When you hear a former quarterback on a football broadcast drop seemingly random terms like out, wheel, and dig, it can get a little confusing. You’re just getting an unexpected dose of knowledge about receivers’ passing routes. There are all kinds of rules about who lines up where and why, but we’ll stick to the basics with a description of some of the most common routes and what they look like on the field.

1. WHAT IS AN OUT ROUTE?

The ability to throw this route makes scouts drool over a quarterback’s arm strength and accuracy. The receiver runs about 10 yards, cuts at a 90-degree angle and heads out to the sideline, with the ball (hopefully) in flight and ready to land in his hands.

2. WHAT IS A DIG ROUTE?

Also known as the “in” or the “square in,” the dig is sort of like the out, but the receiver cuts to the middle of field rather than the sideline. The dig is a great route for big, strong receivers.

3. WHAT IS A POST ROUTE? 

The receiver, hopefully matched up against a single, scrambling safety, runs 15 to 20 yards downfield, then angles toward the goal post at a 45-degree angle. When everything goes according to plan, the result is a long, beautiful pass play that looks great on highlights and makes everyone happy. (Everyone on offense, anyway.)

4. WHAT IS A CORNER ROUTE?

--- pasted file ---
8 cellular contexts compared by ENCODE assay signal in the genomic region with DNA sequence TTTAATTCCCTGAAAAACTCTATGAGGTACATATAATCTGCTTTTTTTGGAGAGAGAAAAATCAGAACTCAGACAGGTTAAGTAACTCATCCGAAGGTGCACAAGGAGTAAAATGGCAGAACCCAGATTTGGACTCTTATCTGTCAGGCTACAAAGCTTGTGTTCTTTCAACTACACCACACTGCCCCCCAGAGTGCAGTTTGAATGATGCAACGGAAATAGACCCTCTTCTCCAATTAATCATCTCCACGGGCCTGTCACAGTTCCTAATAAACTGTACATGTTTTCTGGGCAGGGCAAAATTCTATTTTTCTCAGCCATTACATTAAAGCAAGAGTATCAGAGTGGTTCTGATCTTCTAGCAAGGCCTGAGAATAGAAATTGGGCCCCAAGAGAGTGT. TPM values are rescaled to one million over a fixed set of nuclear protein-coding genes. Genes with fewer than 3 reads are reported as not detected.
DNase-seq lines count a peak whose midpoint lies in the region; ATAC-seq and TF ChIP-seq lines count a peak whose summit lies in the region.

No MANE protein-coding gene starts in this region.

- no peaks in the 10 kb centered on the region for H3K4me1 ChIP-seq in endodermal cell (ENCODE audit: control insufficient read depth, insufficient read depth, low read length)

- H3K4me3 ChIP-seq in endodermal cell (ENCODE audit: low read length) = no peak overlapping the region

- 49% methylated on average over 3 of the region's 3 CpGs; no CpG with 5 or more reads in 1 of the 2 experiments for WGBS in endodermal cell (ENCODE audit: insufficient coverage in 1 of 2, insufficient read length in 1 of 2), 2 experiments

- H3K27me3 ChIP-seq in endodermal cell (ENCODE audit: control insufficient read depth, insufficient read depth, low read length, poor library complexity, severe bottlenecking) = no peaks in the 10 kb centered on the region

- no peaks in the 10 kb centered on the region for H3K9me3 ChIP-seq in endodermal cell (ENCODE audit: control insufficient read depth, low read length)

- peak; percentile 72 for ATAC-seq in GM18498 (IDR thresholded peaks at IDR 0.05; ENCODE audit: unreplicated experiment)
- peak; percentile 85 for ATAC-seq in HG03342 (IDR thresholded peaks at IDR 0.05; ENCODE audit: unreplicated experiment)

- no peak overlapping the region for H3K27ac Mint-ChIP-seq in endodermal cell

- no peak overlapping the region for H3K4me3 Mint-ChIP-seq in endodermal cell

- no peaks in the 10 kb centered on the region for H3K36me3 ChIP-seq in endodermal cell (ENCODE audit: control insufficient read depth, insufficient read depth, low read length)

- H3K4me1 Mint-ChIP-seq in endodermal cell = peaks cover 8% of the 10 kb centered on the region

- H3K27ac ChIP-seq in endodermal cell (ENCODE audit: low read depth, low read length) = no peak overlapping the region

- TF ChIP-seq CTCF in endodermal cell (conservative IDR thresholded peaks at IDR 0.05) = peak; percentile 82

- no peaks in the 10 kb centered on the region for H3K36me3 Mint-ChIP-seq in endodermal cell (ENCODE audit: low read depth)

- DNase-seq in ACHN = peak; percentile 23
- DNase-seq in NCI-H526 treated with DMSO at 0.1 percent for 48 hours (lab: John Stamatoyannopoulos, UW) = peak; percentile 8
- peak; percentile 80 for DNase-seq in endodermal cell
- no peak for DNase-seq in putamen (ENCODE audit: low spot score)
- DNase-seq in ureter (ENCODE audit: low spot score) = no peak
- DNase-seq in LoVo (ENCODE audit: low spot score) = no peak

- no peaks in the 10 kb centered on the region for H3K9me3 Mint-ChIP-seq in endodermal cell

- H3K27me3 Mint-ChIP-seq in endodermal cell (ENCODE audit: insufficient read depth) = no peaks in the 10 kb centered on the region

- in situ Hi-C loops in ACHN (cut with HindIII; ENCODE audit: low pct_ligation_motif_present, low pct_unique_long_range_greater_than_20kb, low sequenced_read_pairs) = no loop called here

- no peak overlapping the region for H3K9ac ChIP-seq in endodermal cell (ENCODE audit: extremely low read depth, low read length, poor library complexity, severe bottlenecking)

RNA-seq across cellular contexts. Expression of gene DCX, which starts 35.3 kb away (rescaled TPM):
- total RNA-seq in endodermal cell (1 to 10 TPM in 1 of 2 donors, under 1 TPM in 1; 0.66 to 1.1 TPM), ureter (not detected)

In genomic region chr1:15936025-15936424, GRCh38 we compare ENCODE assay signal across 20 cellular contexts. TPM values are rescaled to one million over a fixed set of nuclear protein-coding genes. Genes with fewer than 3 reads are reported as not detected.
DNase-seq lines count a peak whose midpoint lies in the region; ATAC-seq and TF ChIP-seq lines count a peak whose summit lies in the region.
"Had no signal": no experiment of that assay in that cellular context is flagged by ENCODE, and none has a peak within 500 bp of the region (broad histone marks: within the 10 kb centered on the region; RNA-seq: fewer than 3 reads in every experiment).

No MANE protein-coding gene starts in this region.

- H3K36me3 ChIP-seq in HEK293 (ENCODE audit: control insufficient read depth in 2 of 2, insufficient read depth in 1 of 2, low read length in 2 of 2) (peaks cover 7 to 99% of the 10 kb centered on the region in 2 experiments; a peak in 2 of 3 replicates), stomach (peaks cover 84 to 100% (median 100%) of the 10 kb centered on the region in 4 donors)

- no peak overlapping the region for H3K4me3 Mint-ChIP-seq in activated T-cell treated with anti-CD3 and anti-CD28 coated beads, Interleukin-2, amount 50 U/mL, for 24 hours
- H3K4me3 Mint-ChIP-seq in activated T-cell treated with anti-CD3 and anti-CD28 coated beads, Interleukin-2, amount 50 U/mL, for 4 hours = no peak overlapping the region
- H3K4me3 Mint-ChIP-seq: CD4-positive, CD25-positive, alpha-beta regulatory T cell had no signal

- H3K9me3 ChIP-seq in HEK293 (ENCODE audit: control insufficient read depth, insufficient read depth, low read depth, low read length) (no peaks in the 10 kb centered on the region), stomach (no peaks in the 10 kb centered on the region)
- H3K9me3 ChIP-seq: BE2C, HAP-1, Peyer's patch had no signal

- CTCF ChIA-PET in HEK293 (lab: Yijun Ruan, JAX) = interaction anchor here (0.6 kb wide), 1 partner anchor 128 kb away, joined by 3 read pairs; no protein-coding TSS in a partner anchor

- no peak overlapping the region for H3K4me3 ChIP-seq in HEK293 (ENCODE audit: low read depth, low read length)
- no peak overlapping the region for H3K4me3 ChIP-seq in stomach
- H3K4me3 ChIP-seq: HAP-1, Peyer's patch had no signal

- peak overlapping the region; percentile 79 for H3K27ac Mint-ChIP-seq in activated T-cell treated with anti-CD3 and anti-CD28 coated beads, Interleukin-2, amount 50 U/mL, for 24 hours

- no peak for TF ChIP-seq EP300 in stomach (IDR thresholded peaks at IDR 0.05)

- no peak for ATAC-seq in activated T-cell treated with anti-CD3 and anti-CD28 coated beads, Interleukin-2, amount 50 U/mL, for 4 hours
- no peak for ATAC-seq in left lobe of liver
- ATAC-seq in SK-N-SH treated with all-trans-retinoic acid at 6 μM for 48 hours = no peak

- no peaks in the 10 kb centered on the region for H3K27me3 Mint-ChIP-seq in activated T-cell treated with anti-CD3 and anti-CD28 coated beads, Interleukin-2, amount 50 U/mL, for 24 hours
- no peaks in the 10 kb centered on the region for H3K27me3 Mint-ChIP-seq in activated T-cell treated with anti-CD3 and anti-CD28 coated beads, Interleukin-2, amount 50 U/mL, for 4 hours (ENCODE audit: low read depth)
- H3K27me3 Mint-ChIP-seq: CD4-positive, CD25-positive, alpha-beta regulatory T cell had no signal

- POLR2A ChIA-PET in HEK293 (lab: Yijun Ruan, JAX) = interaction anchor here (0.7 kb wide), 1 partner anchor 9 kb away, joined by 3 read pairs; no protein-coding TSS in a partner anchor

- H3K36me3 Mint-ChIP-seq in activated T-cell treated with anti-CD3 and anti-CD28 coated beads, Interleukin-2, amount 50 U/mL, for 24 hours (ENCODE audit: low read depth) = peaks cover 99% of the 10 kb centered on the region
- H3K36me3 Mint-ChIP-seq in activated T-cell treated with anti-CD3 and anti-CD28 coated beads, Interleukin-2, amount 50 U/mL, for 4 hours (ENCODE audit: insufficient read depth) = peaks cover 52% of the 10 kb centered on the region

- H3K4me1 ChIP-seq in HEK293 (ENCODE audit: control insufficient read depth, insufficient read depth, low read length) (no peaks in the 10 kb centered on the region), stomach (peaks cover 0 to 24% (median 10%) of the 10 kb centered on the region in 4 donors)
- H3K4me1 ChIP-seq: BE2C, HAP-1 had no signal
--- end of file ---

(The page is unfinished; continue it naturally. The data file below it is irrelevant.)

Like the post route but the receiver cuts his angle out to the pylon at the corner of the end zone. Basically, it’s a post, but with the break outside instead of inside, and the receiver aims for the squishy orange rectangle, not the giant H.

5. WHAT IS A WHEEL ROUTE?

A cool route often used for running backs, the receiver heads out of the backfield to the sideline, then breaks up the field with nothing but green and glory in front of him.

6. WHAT IS A CURL ROUTE?

Sometimes called a hitch or a hook, depending on the length of the route—a hitch is around five to eight yards, the hook eight to 12—the receiver runs straight out, stops, and curls back in toward the quarterback. It's like walking in a hurry down the street, stopping abruptly, and turning around when you think you see a wadded-up dollar bill on the sidewalk.

7. WHAT IS A GO ROUTE? 

This route is for speedy guys only. Run straight down the field, as fast as you can, as deep as you can. The ultimate sandlot play, anyone who has ever played football on a field or on the street in front of their house has tried to score a touchdown this way.

8. WHAT IS A SLANT ROUTE?

The slant is a staple in West Coast offenses, but there are no geographical restrictions on where you run this play. The receiver runs five to seven yards and quickly cuts at a 45-degree angle across the middle of the field. It’s a baby version of the post that needs a quick read, a quick throw, and frustration for fans watching their team get beat by this play over and over and over. Come on, guard him!

9. WHAT IS A FLAT ROUTE?

That little area on either side of the line of scrimmage? It’s called the flat. The running back (it’s almost always a back) hightails it to this spot with his head on a swivel and hauls it in. This route is also called a flare.  

10. WHAT IS A COMEBACK ROUTE?

This route is probably a little rough on the knees. The receiver, often the super-fast stud on the outside, runs hard downfield, pumps the brakes, and then turns sharply back to the quarterback. If he’s lucky, the QB lets the ball go before he even makes that move, and the ball is in the air as he turns around.

All images courtesy of Chloe Effron.